The situation facing scientist Joe Haxel of Oregon State University's Hatfield Marine Science Center was grim. His unique hydrophone array - with its irreplaceable data - was 175 feet (53 meters) deep, six miles offshore. Its acoustic release mechanism which should have released a buoy had responded to its commands, but the buoy was nowhere to be seen. Something had gone wrong. The Northwest Marine Renewable Energy Center was counting on the data that had been collected over several months for a study of environmental impacts at the site.
Investigation by human divers at that depth was possible - but expensive and dangerous. Joe contacted the team of Water Works Resources, LLC (WWR) and Submerged Recovery & Inspection Services (SRIS) for a better solution. Using two VideoRay LLC VideoRay Pro ROVs, the equipment was recovered in less than five hours, including two hours transiting to and from the site in Oregon State University's research vessel Elakha.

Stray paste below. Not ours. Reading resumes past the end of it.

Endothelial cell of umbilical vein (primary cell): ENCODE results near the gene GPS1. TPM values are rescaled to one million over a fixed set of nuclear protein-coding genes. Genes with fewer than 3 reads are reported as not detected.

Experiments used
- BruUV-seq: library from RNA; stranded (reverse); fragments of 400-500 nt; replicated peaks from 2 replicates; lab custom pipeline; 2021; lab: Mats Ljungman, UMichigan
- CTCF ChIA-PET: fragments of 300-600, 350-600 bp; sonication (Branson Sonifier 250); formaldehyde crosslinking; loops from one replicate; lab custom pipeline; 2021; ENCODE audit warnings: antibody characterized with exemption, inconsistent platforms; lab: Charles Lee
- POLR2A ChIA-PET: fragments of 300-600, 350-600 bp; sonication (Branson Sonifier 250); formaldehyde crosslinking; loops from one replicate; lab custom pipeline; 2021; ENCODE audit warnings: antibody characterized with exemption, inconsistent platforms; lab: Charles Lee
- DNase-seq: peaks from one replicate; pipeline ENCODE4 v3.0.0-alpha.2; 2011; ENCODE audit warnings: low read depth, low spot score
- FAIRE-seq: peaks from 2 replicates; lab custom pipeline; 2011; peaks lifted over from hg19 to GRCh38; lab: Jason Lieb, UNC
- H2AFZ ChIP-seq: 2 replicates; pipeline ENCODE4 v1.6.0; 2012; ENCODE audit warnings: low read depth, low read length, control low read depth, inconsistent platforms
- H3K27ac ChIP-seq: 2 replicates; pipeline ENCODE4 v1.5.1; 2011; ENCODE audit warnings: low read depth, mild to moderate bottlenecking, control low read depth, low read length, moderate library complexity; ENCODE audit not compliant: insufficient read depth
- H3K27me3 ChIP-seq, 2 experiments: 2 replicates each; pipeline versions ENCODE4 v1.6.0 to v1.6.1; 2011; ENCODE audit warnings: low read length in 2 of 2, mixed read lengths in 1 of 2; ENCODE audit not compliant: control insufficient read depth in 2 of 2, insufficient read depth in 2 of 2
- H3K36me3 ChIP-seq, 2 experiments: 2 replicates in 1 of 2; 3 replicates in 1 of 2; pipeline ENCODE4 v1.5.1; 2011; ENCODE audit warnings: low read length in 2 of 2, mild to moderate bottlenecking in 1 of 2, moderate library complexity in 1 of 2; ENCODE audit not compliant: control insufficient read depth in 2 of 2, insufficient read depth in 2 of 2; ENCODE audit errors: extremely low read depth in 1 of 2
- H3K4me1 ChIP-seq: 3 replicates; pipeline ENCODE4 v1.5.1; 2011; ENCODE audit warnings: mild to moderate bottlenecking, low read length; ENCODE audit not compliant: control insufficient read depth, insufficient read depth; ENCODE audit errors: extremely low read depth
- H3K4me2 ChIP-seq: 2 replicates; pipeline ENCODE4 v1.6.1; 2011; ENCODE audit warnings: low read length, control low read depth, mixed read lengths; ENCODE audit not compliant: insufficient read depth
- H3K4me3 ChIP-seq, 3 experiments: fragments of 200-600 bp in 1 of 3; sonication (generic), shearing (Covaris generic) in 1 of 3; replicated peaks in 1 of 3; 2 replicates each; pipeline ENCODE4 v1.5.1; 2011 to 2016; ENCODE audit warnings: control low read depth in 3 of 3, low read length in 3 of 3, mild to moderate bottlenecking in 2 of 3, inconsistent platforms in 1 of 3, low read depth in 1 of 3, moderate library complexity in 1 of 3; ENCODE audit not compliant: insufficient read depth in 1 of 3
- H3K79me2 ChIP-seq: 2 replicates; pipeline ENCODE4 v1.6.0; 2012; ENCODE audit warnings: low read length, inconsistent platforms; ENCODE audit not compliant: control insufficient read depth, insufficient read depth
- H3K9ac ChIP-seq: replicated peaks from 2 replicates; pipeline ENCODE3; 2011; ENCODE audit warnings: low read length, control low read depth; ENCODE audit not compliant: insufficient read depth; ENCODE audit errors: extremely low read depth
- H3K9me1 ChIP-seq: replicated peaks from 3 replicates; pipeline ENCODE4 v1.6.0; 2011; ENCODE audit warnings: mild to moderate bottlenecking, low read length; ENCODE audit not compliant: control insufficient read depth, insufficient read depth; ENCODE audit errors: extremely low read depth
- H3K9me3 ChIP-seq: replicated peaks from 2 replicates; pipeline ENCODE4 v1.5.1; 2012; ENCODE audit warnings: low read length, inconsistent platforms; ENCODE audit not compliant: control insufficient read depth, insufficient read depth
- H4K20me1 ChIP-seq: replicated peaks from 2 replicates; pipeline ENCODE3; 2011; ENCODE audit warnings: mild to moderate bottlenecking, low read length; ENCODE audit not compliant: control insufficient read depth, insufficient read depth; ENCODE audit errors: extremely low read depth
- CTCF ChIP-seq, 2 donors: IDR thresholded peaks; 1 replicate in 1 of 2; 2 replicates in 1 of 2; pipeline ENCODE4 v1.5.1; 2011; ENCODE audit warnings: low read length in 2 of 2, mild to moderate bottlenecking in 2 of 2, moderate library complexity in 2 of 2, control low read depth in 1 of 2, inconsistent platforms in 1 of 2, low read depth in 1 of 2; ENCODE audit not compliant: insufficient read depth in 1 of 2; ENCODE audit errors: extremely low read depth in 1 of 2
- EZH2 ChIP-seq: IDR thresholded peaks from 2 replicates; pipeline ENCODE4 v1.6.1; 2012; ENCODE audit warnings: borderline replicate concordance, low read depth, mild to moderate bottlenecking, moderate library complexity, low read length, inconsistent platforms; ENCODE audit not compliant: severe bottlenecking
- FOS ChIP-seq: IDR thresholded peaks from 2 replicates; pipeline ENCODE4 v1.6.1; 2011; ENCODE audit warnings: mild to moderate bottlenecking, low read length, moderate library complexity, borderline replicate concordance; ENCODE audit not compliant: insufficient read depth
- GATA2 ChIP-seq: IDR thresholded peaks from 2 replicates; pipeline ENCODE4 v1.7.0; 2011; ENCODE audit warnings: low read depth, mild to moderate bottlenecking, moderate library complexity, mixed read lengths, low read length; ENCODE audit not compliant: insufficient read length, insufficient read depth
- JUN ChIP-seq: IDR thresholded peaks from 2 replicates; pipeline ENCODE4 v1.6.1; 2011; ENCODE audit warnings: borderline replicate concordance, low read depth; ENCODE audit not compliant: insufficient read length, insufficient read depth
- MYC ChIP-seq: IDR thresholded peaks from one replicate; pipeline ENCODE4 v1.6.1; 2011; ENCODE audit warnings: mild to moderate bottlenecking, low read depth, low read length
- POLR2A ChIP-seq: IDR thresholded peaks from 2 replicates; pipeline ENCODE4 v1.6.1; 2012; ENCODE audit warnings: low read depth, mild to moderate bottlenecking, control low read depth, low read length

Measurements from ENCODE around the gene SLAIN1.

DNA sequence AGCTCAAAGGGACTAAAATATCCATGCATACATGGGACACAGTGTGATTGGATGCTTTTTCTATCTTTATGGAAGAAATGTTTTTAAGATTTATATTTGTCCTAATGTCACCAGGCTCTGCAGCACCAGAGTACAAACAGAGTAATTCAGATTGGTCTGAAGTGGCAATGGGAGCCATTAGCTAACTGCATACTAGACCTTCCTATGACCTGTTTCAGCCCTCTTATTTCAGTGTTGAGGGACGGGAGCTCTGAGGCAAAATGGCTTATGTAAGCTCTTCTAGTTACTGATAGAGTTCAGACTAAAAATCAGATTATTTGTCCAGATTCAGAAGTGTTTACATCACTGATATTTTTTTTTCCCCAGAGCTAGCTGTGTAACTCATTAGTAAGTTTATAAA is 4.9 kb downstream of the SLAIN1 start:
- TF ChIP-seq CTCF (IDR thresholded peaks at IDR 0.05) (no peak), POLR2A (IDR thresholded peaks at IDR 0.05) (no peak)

Commenting on the recovery by Dennis Lancaster of WWR and Craig Thorngren of SRIS , Mr. Haxel said: "I had doubts going in, but your confidence and proven capability made a quick believer out of me. You guys delivered BIG TIME! I would not hesitate to recommend your services to any of my colleagues". Speaking for SRIS, Craig responded "I've used the techniques we deployed here several times, and taught them in several of my ROV piloting classes. I was fairly confident of our success." Thorngren and Lancaster also attributed their success to their VideoRay ROVs. "Having the most robust and reliable gear on the market today makes all the difference. Time and time again, my VideoRay has performed brilliantly. I have never had to scrub a mission because of the VideoRay."